My Projects

Published 16 Jan 2020



I recently came across parts of a robot system that turned out to be parts of a “Rover 5 Explorer kit”1) type robot platform. Rover 5 is a tracked chassis on which can be mounted a variety of robot controllers. Explorer is an interface board to facilitate connection of an Arduino or similar controller to the robot platform. An IR compound eye mounted on a pan/tilt assembly can be used to track moving objects or as a simple range finder.

The mainboard circuitry is similar to that found on the Dagu “Mr. General” and “Mr. Tidy” robots, and the software for the IR compound eye will work the same.

The robot was made by Dagu2)

Hardware description

The hardware I have consists of a mainboard 3), 2 servo motors 4), and a tilt/swivel bracket 5) with an infrared “compound eye” 6), 7). The mainboard has a prototyping area, corner mounted infrared transmitter/receiver sensors, power regulators, h-bridge motor driver, motor current level sensor, motor rotary encoder interface, status LEDs, many servo/sensor plug/sockets, NiMH battery charging circuit, and mounting holes to suit Arduino boards, breadboards and servos.

rover 5/explorer mainboard, top rover 5/explorer mainboard,bottom

rover 5/explorer mainboard mounting hole layout

I found it useful to have a template that I could print out at 100% (I printed it as 171mm long by 132mm wide, but the printer might not be precise, so compare it with the board and reprint scaled up if necessary) and use for marking mount hole positions on my platform. The holes are colour coded as follows:

Colour Purpose
OrangeMainboard mounting
BluePan/tilt servo mounting
PinkBreadboard mounting
YellowArduino Mega mounting
RedArduino Uno etc mounting
BlackHeat sink mounting

The tilt/swivel bracket, servos and compound eye form the “head” of the robot, and with suitable software allow the robot to track objects close to it (< 200mm).

universal mount tilt/swivel bracket 9g servo

IR compound eye, front IR compound eye, back

My version of the mainboard8) can be seen in some photos of the Rover 5, eg (small).jpg, but most photos show a presumably later version with a row of 6 screw terminals at the rear left side of the board.

The corner infrared sensors are vulnerable to being displaced by collisions, and end up effectively inoperative. So some consideration needs to be made to protect them, eg mounting them so they do not protrude beyond the edge of the chassis, or adding a bumper/guard. Also there is a small amount of light that comes out the side of the LEDs, and that can muck up distance sensing, especially if the LED and phototransistor are touching. The LEDs are rated as 100mA maximum continuous current, as wired the circuit doesn't get anywhere near this, a 47Ω series resistor would still limit current to safe levels (nominally (5.0-1.4-0.2)/47=72mA, maximum (5.2-1.2-.2))/44=86mA),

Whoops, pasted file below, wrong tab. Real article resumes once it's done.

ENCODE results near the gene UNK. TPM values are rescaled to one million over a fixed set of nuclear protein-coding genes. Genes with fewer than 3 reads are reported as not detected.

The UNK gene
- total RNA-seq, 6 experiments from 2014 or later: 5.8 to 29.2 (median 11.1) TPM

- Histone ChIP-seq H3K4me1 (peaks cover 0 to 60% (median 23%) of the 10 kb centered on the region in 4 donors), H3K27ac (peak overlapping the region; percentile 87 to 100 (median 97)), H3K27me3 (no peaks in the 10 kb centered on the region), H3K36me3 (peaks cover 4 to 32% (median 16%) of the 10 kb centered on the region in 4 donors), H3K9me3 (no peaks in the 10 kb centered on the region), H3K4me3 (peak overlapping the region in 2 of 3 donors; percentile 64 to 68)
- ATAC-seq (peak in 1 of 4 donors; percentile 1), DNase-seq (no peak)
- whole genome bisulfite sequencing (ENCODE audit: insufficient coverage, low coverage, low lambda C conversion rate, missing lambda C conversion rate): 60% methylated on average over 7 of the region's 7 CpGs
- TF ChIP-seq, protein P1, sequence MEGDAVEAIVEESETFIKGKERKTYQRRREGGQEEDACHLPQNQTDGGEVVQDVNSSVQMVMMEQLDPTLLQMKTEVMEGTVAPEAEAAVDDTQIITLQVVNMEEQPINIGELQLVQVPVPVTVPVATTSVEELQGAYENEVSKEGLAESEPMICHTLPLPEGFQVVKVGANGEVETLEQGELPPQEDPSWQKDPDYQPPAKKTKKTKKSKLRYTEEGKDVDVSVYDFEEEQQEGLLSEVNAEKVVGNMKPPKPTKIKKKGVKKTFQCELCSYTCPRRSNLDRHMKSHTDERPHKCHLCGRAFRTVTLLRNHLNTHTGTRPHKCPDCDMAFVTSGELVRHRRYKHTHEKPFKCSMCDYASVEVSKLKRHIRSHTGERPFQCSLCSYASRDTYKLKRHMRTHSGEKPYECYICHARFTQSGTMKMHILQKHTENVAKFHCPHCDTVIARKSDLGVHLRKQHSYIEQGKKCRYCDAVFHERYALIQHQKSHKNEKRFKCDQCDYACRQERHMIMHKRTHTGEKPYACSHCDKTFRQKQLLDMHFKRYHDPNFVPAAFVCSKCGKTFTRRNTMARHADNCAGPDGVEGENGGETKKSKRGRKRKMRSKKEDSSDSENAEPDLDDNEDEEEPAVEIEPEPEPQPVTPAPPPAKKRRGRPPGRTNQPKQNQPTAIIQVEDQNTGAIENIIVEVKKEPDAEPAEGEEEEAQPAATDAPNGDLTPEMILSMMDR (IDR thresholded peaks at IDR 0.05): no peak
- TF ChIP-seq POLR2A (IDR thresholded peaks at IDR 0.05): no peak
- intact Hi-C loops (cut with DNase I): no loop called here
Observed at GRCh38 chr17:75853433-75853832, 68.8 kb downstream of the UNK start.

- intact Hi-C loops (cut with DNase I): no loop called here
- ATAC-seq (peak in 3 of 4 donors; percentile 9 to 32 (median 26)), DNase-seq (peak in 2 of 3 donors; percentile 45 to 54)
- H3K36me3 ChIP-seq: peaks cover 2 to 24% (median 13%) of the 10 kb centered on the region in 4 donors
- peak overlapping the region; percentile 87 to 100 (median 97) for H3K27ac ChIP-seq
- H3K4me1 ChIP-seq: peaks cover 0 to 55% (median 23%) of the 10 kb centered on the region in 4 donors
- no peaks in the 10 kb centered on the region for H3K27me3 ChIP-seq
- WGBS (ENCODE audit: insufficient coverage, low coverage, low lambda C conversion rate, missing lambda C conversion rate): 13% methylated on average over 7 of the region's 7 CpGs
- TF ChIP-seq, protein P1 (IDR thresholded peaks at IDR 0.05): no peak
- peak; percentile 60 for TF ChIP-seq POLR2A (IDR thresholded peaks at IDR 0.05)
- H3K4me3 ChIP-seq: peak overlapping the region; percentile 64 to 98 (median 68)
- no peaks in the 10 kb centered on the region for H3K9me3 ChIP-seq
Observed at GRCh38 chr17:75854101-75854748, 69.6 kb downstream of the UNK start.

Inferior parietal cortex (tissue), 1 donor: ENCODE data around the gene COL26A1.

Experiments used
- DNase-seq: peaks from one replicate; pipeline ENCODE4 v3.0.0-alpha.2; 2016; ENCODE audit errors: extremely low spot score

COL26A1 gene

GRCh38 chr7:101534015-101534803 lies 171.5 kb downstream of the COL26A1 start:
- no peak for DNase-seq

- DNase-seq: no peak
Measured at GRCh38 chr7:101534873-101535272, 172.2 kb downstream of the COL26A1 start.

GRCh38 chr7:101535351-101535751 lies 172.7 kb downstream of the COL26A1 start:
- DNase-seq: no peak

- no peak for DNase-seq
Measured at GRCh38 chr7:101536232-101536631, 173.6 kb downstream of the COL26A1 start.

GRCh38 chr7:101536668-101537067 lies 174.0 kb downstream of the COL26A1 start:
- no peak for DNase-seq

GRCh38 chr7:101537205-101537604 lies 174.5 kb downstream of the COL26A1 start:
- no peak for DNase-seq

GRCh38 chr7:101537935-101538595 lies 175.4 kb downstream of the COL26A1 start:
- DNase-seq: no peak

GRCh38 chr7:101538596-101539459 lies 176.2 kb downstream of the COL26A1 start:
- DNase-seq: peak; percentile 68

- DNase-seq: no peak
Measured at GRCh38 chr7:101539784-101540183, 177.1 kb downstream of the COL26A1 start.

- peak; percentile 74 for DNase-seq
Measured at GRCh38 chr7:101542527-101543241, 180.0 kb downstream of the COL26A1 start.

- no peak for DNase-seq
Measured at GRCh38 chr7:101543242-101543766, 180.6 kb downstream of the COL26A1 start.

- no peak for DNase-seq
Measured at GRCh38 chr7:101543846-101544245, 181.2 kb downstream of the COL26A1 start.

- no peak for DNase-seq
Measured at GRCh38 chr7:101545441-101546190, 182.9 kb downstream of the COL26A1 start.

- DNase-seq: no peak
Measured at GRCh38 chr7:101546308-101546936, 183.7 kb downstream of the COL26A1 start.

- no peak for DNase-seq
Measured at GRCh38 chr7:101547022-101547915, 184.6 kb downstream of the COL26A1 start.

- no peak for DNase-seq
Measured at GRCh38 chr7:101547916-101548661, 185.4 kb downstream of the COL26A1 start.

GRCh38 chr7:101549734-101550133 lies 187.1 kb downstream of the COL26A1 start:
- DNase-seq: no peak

The infra-red corner sensors can either be read as digital or analog inputs. The Mr Tidy example code treats them as digital inputs - effectively making them fixed distance, very short-range sensors. The Explorer example code treats them as analog inputs - so although still short-range you can set a distance threshold. Both robot platforms that I've built with this board have had the wheels or tracks extending well beyond the explorer board, which cuts down their effectiveness as they really are only short range sensors, so I will have to build something with a smaller footprint.

Navigating and avoiding obstacles with the corner sensors has severe limitations:

  • Short range, <200mm
  • Background lighting can over whelm them (eg sunlight when outside)
  • They really only detect obstacles at their height, so low walls and overhangs are not detected
  • Narrow obstacles aren't detected
  • The colour of walls greatly affects how far away they are detected (eg dark not detected as easily as white)
  • The sensors are at 45º, so for example you can't easily tell whether an object is in front or to the side

In my example of this board, the repeatability of distance readings is quite good - with a spread of 4 values (ie +/- 2 about the mean) for stationary readings (both robot and environment not moving) for 3 out of the 4 sensors. The 4th sensor seems to vary more than twice as much, maybe one of the components (resistor, photo diode, photo transistor) is faulty.


Despite the board having full H-bridge driver hardware, the example Explorer code (file dated 24/01/2011) assumes that the main drive motors are of the analog pulse-width driven, continuous rotation, servo type. That is they only require a single control line for forward, back and stop control. The example software for the “Mr Tidy” robot handles normal PWM DC motors, and has the same corner infrared collision detection hardware, but it also has a lot of other features and so requires a controller with a lot more I/O pins than an Arduino UNO.


Turbo explorer

Used to control a 3 wheeled robot testbed Turbo Explorer.

References and Additional Resources

Rover 5

Playful Puppy user guide

IR Compound Eye